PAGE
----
In the boat on the way to the ecolodge!
Um Ya Ya!
My parents just hanging with some of the ecolodge's permanent residents :)
My father showing off is bird watching abilities just before sunrise.
And not to be outdone, here's my mother making birding look awesome!
Ring making going full swing!
View from the Teleferico (ie ariel cable car system)
View of the harbor from our hostel suite
Although we were only there for a couple days, we took full advantage of our time. We walked the shoreline, admiring all the cars that had come to be blessed at the local cathedral, we ate dinners watching the sun set over the peaceful harbor, we hiked Isla del Sol (Island of the Sun), which according to Inca mythology is the birthplace of the sun (!!), we spent our evenings cuddled by the fire doing crossword puzzles and word jumbles together, and we drank "un monton" (ie a WHOLE lot) of coca tea. It was truly a special time :)
One of the many decorated and blessed cars near the harbor
A small harbor on Isla del Sol
Hiking buddies for the day on Isla del Sol!
Next, our journey took us to Cochabamba, so my parents could get a taste of what my "real" life is like! I tried my best NOT to pack our schedule in Coch, but with so many people and places I wanted them to see, it was hard. They were troopers, and visited both of my ministry sites, getting to bake for a morning at Manos con Libertad, and having the unique experience of visiting both the girls' and the boys' homes at Niños con Valor. We also spent time with Bolivian and ex-pat friends, giving my good friend Ariane the perfect opportunity to practice her English! And then there was experiencing the Saturday morning market, visiting my favorite local coffee shop, taking trufis (public transportation), going downtown to the artesian market, being present for the beginning of Cochabamba's now pretty serious water crisis, experiencing a Día del Peatón (ie day when no motorized vehicles are permitted anywhere) and going to a Bolivian mass. All in all a very good but definitely full time!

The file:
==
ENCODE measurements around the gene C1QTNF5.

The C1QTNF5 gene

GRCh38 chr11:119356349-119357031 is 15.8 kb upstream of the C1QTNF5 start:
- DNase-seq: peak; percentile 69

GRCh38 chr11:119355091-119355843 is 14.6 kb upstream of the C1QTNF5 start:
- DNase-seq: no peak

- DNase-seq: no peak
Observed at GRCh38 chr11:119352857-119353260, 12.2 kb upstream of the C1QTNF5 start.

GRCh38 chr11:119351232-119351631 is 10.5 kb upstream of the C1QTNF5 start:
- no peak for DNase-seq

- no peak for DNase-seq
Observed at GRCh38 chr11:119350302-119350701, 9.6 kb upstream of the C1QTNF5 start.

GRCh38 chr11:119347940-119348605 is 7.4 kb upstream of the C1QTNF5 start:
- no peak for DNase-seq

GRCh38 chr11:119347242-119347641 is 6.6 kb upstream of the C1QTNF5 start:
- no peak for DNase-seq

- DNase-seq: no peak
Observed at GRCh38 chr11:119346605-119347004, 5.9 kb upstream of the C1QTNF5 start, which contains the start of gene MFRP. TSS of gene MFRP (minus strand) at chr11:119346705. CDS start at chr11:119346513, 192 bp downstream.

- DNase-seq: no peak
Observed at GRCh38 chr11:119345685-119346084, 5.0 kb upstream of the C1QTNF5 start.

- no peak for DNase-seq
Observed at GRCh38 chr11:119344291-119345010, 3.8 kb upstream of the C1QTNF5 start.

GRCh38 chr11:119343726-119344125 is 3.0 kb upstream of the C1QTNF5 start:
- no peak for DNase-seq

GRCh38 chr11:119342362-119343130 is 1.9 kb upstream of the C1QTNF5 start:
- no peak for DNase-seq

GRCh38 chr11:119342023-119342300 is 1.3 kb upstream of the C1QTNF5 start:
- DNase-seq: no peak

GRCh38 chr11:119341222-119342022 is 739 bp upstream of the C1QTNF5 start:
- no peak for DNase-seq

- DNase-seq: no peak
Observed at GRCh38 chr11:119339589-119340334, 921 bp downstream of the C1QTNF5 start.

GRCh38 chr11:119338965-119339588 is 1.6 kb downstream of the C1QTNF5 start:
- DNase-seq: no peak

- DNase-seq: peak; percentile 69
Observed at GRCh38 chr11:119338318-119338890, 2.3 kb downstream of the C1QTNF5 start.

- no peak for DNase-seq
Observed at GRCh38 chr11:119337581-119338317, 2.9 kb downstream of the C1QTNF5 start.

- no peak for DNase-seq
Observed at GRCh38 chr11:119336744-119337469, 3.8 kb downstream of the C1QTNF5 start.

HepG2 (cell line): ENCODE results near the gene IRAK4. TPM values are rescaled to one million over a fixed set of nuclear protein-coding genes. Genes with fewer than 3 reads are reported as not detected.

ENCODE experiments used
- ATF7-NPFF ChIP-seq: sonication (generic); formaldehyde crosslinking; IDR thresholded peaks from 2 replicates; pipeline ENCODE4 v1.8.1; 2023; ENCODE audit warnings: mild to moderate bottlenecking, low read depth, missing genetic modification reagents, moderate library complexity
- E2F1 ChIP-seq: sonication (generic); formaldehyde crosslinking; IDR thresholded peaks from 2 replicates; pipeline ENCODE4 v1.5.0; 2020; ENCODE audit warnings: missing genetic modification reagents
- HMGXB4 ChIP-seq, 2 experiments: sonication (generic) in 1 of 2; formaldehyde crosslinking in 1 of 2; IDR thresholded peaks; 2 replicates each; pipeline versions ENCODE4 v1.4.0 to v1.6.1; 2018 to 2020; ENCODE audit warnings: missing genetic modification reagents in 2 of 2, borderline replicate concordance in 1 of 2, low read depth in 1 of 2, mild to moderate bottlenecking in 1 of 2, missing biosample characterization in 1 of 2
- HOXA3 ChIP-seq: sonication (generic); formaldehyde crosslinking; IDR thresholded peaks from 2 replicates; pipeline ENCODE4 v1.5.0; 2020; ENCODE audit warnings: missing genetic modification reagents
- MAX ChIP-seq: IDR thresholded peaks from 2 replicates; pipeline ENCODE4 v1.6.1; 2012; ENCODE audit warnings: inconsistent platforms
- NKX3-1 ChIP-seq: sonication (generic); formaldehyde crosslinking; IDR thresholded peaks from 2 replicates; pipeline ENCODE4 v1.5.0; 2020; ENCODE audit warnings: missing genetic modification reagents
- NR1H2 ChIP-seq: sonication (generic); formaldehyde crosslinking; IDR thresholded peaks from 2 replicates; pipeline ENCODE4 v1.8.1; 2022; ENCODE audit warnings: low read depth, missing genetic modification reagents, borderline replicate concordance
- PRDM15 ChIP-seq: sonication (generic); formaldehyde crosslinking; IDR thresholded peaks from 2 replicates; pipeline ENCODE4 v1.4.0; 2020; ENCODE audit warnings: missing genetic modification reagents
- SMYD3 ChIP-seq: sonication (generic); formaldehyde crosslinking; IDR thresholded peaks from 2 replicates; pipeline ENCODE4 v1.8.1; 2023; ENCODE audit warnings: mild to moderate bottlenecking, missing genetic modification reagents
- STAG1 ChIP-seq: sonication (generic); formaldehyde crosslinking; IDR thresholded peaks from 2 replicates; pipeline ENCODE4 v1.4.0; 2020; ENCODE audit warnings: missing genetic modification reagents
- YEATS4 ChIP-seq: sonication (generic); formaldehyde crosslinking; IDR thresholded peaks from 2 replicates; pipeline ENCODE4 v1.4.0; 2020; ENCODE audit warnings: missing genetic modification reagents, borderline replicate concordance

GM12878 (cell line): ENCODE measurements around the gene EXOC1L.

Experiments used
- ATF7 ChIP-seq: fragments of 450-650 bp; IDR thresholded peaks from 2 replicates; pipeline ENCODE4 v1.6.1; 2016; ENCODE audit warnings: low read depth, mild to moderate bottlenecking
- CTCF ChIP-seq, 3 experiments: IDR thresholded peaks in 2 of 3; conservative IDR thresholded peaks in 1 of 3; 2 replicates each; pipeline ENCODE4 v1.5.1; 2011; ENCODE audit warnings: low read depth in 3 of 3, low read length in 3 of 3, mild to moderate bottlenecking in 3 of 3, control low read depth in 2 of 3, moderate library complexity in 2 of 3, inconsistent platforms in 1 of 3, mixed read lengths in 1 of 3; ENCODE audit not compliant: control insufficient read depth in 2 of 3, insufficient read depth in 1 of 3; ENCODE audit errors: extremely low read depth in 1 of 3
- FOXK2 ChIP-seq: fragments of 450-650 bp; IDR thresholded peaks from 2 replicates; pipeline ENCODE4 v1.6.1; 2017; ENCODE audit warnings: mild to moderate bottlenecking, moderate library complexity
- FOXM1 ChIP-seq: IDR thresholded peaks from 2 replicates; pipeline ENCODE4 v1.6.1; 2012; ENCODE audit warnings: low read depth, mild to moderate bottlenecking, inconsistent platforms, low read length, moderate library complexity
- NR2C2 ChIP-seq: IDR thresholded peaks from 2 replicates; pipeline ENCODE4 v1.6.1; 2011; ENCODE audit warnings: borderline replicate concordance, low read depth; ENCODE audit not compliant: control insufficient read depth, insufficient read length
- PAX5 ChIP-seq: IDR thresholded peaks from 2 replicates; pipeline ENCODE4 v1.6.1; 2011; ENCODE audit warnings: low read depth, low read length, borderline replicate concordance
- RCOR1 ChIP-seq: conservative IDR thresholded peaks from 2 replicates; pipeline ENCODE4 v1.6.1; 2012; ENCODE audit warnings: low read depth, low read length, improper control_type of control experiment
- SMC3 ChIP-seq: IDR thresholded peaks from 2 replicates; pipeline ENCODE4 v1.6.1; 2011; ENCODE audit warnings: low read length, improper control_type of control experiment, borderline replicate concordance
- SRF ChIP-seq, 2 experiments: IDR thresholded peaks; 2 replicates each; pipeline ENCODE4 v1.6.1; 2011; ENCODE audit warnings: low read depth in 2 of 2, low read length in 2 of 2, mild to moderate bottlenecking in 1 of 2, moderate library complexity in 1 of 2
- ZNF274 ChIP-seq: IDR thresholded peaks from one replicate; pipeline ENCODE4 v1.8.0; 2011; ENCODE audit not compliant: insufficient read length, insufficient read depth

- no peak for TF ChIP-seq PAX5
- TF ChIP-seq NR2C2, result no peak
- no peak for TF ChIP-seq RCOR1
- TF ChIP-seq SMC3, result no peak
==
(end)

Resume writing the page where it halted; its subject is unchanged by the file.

My parents and Ariane :)
Group shot after a morning of baking at Manos.
Fish for sale at the Saturday morning market..........
Getting ready to bucket shower after finding out the well to my house had run dry...(which it still is...)
My proud papa after returning from a successful solo trip to the corner market to buy some drinking water due to the lack of any water the well...
I won't sugar coat their visit too much and say that we didn't have our fair share of "family moments," (cough, cough...) but overall, I am filled with gratitude not only to have had this special time with my parents, but also because it allowed them to get a tiny glimpse into my reality and help put my experience into a more understandable context.